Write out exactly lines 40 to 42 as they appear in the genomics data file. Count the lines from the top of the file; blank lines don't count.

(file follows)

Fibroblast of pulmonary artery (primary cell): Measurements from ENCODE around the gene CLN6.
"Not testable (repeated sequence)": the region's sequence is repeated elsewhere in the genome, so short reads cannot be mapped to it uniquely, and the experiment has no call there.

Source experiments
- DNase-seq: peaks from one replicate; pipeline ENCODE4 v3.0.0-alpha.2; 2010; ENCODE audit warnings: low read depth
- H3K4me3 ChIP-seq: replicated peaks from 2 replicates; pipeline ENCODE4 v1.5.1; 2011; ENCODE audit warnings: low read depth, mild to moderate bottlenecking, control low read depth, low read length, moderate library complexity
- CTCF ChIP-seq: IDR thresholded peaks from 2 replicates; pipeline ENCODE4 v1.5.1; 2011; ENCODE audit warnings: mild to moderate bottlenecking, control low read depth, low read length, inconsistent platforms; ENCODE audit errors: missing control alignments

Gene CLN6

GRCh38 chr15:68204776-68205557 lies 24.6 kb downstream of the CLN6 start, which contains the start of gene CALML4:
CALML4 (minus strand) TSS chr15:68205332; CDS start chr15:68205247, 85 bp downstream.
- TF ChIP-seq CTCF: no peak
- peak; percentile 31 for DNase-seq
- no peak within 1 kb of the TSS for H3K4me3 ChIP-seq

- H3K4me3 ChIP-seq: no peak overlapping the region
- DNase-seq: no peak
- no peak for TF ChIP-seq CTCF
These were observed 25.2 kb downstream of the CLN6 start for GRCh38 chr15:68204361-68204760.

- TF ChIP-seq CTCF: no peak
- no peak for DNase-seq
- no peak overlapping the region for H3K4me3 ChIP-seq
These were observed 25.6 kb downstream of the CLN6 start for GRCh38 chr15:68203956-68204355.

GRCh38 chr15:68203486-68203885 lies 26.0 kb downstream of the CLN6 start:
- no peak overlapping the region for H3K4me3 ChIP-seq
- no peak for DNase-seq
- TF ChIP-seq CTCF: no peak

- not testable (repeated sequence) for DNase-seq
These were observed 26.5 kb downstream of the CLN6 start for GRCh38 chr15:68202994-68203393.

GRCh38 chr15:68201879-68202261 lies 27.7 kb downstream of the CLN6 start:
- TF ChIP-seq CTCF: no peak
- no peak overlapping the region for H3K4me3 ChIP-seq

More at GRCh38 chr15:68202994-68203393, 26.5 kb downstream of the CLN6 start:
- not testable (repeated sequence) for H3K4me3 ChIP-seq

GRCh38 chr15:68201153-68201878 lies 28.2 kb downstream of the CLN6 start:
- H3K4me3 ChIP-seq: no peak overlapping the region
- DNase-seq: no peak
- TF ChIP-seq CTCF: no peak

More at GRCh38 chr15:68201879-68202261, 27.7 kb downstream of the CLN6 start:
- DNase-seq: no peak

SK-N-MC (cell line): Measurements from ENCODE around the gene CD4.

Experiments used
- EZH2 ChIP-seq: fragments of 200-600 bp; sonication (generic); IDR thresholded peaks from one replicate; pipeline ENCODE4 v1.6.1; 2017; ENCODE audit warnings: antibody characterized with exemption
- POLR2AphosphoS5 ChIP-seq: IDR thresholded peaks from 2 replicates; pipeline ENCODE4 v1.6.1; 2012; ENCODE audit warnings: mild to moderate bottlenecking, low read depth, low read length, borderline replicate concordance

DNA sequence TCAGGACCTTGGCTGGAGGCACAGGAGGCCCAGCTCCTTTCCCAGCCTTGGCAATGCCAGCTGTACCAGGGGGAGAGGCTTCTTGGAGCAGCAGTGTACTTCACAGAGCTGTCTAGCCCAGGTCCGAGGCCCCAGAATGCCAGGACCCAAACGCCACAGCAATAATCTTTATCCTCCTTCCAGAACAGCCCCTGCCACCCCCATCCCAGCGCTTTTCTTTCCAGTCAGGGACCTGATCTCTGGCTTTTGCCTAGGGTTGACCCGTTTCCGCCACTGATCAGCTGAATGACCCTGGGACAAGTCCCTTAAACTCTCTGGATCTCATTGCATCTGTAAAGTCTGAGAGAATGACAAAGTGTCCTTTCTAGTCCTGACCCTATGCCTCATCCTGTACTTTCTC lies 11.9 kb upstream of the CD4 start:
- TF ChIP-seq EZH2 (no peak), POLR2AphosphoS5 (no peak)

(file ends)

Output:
- EZH2 ChIP-seq: fragments of 200-600 bp; sonication (generic); IDR thresholded peaks from one replicate; pipeline ENCODE4 v1.6.1; 2017; ENCODE audit warnings: antibody characterized with exemption
- POLR2AphosphoS5 ChIP-seq: IDR thresholded peaks from 2 replicates; pipeline ENCODE4 v1.6.1; 2012; ENCODE audit warnings: mild to moderate bottlenecking, low read depth, low read length, borderline replicate concordance

DNA sequence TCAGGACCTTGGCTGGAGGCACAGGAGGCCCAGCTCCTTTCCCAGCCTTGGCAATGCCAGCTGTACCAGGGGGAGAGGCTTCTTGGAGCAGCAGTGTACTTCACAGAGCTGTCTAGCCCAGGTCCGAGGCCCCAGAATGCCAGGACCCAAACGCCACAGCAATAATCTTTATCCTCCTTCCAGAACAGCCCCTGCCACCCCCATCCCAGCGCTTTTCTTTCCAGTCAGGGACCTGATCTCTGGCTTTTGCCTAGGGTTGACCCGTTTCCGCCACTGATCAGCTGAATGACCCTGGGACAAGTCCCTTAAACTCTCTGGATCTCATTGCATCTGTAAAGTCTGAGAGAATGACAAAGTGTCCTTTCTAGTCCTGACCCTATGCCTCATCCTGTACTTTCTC lies 11.9 kb upstream of the CD4 start: